They were in favor of this facility for:
- Good food
- A non-profit company, not a for profit chain
- A nice patio area for your dad to have plants
- a dedicated assisted living unit on one floor

So if its already a Not For Profit facility, and they have the capabilities of providing Assisted Living, why are they telling me that.

Now looking back at the conversation that sparked this concern seemed stranger.
When I called the Professional Financial Services firm, the representative asked, "Is it about the move to another community?"
"Are they moving to another community?" I asked, surprised.
"Well...I had a chat with them, and the community where they are living right now is a FOR profit community, and it only has up to a certain level of care. Once you no longer qualify for that level of care you have to leave."
"They need more care?" I asked.
"No, not at the moment. I am just sharing with them that these are your options for the future. I had this conversation with your Dad, and I thought that he shared it with you."

This is what stirred up my suspicious side. As I mentioned above, I double-checked the initial emails and confirmed that this facility was NOT For Profit, with Assisted Living as well. I then double checked the website which said:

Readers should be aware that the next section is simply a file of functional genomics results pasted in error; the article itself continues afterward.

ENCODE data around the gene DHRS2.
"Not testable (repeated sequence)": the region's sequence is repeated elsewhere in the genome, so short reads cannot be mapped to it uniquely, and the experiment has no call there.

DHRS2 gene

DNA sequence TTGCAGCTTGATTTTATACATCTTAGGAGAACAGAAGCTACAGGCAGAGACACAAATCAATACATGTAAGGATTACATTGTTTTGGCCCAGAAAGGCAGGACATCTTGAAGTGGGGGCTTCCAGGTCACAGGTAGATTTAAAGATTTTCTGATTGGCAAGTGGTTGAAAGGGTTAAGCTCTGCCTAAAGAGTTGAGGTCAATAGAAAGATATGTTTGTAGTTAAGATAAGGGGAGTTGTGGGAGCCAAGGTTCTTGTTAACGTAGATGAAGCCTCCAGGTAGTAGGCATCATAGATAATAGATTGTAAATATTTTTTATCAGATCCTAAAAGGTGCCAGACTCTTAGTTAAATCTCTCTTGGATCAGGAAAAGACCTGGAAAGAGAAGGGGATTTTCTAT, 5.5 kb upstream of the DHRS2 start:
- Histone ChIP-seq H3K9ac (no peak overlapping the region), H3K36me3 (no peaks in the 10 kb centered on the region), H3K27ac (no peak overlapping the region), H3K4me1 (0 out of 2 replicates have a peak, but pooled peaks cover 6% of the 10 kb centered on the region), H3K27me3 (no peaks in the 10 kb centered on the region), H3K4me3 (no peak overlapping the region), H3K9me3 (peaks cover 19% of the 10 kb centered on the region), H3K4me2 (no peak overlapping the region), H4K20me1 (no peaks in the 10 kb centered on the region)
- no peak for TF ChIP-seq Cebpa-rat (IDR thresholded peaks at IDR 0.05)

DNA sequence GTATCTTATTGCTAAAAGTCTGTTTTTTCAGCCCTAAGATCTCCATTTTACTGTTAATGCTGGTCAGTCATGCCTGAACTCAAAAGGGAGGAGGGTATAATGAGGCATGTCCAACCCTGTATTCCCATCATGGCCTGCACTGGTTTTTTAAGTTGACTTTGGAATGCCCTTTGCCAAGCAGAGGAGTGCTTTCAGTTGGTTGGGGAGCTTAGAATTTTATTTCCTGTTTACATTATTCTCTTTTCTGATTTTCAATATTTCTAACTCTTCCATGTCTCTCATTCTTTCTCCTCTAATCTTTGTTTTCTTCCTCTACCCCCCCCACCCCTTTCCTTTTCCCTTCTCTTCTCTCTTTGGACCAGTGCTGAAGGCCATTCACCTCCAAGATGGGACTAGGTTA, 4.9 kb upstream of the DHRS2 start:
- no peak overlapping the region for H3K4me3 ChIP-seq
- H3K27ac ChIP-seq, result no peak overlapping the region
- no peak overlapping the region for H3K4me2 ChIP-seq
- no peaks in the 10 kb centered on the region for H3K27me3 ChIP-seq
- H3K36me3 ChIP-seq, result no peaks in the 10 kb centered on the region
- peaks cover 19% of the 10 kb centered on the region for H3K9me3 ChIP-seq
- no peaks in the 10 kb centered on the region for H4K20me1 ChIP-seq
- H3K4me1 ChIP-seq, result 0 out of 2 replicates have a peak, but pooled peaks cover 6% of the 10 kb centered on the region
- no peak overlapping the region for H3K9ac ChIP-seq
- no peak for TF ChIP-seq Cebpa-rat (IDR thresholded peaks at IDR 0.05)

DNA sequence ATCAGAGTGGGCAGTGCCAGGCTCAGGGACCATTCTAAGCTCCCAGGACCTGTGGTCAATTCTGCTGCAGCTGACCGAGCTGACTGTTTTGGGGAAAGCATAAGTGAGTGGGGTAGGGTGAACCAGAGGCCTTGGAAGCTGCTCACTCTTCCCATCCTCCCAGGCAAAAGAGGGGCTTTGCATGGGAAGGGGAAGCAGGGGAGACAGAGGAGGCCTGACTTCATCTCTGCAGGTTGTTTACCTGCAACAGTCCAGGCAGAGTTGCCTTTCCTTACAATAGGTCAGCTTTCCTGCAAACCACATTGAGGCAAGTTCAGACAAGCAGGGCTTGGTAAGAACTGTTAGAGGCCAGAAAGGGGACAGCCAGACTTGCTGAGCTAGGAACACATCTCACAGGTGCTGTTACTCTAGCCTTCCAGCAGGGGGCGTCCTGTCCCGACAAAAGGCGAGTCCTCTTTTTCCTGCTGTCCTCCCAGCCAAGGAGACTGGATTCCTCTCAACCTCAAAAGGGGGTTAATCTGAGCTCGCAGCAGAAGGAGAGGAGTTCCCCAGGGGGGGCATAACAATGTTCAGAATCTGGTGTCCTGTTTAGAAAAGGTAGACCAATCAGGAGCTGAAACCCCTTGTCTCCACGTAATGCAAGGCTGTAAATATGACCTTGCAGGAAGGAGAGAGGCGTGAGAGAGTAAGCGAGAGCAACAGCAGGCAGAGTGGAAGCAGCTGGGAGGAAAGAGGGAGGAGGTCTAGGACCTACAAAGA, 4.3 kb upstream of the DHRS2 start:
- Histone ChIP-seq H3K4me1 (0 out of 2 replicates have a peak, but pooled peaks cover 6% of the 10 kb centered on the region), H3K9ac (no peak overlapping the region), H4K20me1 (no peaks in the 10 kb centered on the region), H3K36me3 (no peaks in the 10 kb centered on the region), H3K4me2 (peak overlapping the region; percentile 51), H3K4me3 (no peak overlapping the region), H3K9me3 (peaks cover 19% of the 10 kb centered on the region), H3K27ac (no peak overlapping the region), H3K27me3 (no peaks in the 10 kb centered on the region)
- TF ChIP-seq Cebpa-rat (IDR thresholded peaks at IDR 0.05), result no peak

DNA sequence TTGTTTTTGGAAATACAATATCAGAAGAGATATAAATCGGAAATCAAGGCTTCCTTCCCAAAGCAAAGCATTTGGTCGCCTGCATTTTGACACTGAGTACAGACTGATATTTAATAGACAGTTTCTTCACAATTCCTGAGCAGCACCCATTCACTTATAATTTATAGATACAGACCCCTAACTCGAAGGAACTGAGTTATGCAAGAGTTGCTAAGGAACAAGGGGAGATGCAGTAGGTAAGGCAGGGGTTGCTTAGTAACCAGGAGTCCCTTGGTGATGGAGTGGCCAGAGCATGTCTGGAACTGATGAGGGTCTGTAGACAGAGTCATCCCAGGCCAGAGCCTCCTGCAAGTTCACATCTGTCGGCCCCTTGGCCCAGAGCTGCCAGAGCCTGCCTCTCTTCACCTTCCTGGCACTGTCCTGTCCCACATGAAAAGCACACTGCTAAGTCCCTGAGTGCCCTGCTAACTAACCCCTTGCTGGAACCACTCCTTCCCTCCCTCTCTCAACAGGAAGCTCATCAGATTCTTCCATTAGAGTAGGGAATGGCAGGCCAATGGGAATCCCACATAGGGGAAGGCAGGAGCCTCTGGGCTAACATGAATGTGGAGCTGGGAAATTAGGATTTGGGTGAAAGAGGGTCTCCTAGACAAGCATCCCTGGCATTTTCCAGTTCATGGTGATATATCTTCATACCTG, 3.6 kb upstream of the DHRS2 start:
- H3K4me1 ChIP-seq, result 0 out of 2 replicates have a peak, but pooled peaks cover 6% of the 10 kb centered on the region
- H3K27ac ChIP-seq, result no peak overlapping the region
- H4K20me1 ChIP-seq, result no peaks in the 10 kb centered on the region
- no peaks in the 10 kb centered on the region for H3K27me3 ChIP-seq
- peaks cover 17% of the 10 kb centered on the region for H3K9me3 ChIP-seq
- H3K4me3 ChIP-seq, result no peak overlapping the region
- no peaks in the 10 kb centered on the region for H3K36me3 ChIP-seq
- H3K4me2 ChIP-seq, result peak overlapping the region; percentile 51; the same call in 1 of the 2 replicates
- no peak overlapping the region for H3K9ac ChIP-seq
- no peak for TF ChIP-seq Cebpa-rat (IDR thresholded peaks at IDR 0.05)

- a not-for-profit company operated by an independent corporation
- Assisted Living residents receive help with dressing, bathing, medications assistance, and other activities as needed. Blood pressure checks and other minor healthcare monitoring is also provided.

After I spoke to the Managing Director of the Professional Services Firm and asked about the possibility of a move. She said that she was busy and would get back to me. I waited 24 hours for an answer. Then I sent a short, polite email with a few of my questions. Still no response.

Having seen other firms dealing with elderly pull some fast moves on my parents, I get suspicious quickly when things start to not make sense.